The Lead Ammunition Group (LAG) was formed following a request by the Department for Environment, Food and Rural Affairs (Defra) in 2010 to investigate the potential impact of lead ammunition on the health of humans, livestock and wildlife. The group was made up of various stakeholders, including the Countryside Alliance to represent the shooting interests, and was tasked with compiling the evidence and making recommendations.
The LAG organised a Primary Evidence Subgroup to collate all the available evidence, ranking it importance to the discussion, and produce three risk assessments on the use of lead ammunition to human health, livestock and wildlife. In the end four risk assessments were submitted, as a result of two wildlife reports being submitted. Whilst the risk assessment on livestock was agreed on by the full group, none of the three other reports were. Following an impasse, stakeholders from the CLA, National Game Dealers Association, Gun Trade Association and Countryside Alliance resigned from the group, stating that the risks attributed to lead ammunition were being exaggerated by certain members of the group and that their voices were not being heard.
Two reports were submitted to Defra, one by a far smaller Lead Ammunition Group led primary by the RSPB and WWT and the other by this newly formed break-away group. In response to the LAG report the Secretary of State, Lizz Truss MP, said:
Firstly, I would like to take this opportunity to thank you for all your hard work over the last five years. Please also pass on my thanks to all those that have played a part in bringing together the report and the information on which it is based.
It was disappointing that a number of Group members resigned and that a whole group consensus could not therefore be reached on this important issue. However I fully appreciate the challenges the divergence of opinions with the Group presented you with.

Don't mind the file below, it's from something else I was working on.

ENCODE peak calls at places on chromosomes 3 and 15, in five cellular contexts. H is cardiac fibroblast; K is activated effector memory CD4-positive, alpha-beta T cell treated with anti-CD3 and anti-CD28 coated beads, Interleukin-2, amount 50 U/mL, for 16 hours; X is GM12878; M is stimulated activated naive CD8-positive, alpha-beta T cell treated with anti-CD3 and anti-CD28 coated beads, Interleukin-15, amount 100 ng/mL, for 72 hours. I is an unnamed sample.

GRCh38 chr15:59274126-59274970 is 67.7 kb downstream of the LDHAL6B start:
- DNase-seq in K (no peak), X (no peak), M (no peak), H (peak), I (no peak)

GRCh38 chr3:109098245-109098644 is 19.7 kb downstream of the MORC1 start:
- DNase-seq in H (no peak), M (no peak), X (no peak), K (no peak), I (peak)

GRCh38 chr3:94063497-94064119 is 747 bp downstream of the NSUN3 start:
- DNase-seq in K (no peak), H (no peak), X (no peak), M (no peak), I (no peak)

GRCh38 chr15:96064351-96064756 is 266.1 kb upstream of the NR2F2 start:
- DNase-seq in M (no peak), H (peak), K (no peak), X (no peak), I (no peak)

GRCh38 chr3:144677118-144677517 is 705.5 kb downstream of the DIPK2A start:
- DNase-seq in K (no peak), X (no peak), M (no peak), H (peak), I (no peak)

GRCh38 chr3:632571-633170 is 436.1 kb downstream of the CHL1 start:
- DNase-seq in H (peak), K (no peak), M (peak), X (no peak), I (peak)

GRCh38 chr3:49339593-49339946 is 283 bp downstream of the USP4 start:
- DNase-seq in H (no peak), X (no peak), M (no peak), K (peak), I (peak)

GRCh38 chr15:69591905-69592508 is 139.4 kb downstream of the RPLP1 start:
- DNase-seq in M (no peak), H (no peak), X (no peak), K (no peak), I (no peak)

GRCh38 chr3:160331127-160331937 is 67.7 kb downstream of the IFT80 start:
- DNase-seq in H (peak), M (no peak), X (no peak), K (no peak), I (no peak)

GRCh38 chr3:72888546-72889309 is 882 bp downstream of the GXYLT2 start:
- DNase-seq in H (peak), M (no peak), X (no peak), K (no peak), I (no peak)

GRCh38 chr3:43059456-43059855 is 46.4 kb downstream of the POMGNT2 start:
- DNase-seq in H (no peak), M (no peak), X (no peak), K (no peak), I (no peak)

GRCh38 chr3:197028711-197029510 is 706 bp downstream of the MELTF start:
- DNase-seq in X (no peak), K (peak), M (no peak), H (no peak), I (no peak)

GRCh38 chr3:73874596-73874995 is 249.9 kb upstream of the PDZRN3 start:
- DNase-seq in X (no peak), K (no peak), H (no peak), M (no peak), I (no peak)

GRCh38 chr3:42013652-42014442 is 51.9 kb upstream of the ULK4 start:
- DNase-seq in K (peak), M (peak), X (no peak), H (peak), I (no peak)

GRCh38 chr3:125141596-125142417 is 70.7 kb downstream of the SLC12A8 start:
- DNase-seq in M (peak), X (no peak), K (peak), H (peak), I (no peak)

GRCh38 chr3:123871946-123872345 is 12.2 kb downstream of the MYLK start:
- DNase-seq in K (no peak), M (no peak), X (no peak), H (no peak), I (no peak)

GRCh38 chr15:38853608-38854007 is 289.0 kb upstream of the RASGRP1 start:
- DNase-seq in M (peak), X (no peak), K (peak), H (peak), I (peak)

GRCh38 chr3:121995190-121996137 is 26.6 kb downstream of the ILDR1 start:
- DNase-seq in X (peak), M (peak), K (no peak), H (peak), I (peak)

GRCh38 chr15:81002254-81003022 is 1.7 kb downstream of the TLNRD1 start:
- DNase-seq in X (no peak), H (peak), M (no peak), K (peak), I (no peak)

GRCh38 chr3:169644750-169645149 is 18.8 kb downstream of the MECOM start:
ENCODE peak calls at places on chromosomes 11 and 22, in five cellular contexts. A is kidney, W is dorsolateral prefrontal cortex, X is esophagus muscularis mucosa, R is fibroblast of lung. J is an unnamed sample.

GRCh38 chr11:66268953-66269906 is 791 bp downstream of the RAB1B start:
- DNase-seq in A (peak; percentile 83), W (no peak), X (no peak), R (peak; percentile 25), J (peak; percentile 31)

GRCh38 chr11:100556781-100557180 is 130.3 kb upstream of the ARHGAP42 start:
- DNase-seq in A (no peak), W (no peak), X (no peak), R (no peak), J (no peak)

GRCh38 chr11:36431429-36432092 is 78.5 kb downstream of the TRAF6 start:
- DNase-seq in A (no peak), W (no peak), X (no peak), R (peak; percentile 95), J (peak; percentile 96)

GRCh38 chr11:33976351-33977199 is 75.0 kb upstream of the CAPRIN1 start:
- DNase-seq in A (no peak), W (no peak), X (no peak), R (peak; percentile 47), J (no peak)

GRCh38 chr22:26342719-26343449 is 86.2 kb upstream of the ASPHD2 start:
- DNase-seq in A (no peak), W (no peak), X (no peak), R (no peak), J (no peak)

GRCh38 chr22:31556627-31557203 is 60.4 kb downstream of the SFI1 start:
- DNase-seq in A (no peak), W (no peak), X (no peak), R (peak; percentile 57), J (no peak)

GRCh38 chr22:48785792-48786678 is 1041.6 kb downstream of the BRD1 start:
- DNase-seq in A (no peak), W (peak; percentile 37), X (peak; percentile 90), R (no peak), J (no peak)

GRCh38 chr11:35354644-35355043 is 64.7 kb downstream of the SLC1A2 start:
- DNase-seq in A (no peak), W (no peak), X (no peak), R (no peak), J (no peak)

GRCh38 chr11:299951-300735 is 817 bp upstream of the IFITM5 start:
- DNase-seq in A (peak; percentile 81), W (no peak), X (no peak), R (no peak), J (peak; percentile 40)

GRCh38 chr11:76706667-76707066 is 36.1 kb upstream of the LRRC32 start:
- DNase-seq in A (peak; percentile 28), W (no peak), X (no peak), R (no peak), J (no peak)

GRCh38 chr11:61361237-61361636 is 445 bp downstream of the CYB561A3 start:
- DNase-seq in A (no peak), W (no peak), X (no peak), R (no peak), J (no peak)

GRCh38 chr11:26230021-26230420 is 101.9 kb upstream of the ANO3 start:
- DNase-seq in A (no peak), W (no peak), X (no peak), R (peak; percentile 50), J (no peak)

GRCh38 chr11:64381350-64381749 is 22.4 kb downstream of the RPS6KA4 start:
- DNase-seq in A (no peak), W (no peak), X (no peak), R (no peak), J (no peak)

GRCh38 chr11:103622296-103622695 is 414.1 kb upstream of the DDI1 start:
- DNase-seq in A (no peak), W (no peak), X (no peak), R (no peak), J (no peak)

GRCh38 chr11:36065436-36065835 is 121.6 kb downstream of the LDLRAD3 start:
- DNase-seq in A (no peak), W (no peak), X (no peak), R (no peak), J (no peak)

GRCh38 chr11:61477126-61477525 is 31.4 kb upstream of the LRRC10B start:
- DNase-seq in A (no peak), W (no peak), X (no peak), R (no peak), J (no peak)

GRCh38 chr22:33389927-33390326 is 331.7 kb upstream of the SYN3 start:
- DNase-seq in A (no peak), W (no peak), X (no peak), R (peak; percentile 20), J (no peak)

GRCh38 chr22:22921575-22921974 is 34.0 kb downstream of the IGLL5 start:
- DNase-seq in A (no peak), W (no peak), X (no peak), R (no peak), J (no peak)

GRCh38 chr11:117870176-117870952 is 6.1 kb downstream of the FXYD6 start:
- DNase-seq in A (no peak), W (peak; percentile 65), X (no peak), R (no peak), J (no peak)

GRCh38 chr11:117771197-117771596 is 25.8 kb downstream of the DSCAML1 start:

Following receipt of your report, the Food Standards Agency (FSA) sought independent scientific advice from the Committee on Toxicity about the human health risk assessment within it. This has led the FSA to conclude that the evidence provided in your report does not affect their current advice. This advice, which has been in place since 202, states:
‘To minimise the risk of lead intake, people who frequently eat lead-shot game, particularly small game, should cut down their consumption. This advice is especially important for vulnerable groups such as toddlers and children, pregnant women and women trying for a baby.’
With regard to the impact of lead ammunition on wildlife, we note that the report does not provide evidence of causation linking possible impacts of lead ammunition with sizes of bird populations in England.
In both instances – human health and wildlife – the report did not show that the impacts of lead ammunition were significant enough to justify changing current policy; we therefore so not accept your recommendation to ban the use of lead ammunition.
The use of lead ammunition is already banned on all foreshores, certain SSSIs and for the shooting of all ducks, geese, coot and moorhen. I do, however, recognise that there appears to be an issue with poor compliance with the Lead Shot Regulations and I can confirm that Defra will look at how the existing Regulations on wildfowling can be better implemented. We also understand that the FSA will be considering if action is required to raise awareness of their advice amongst the at-risk population.
As you know the European Chemicals Agency (ECHA) has been asked by the European Commission to gather information on the potential risks presented by metallic lead, to establish if there is a case for regulating its use within eh European Union; we will keep the evidence presented by the ECHA under review.
As agreed when the Group was initiated your report will be published in LAG’s website. I appreciate that you are keen to publish your report and invite you to do so following receipt of this letter.
Although this marks the end of the Group which the Government established in 2010, I have no doubt that the evidence you have gathered together will form a useful input to the exercise the ECHA is taking forward. I would like to thank you again for your efforts.
From the Countryside Alliance’s perspective, we believe Defra made the correct decision. The LAG was a useful asset for collating the scientific evidence, it is paramount that lead ammunition and lead alternatives are continued to be studied to ensure that no net negative impacts are seen. If or when lead ammunition is found to be causing a net negative impact then we as responsible shooters should look positively at alternative ammunition.
The Agreed Findings and Recommendations Report can be read here.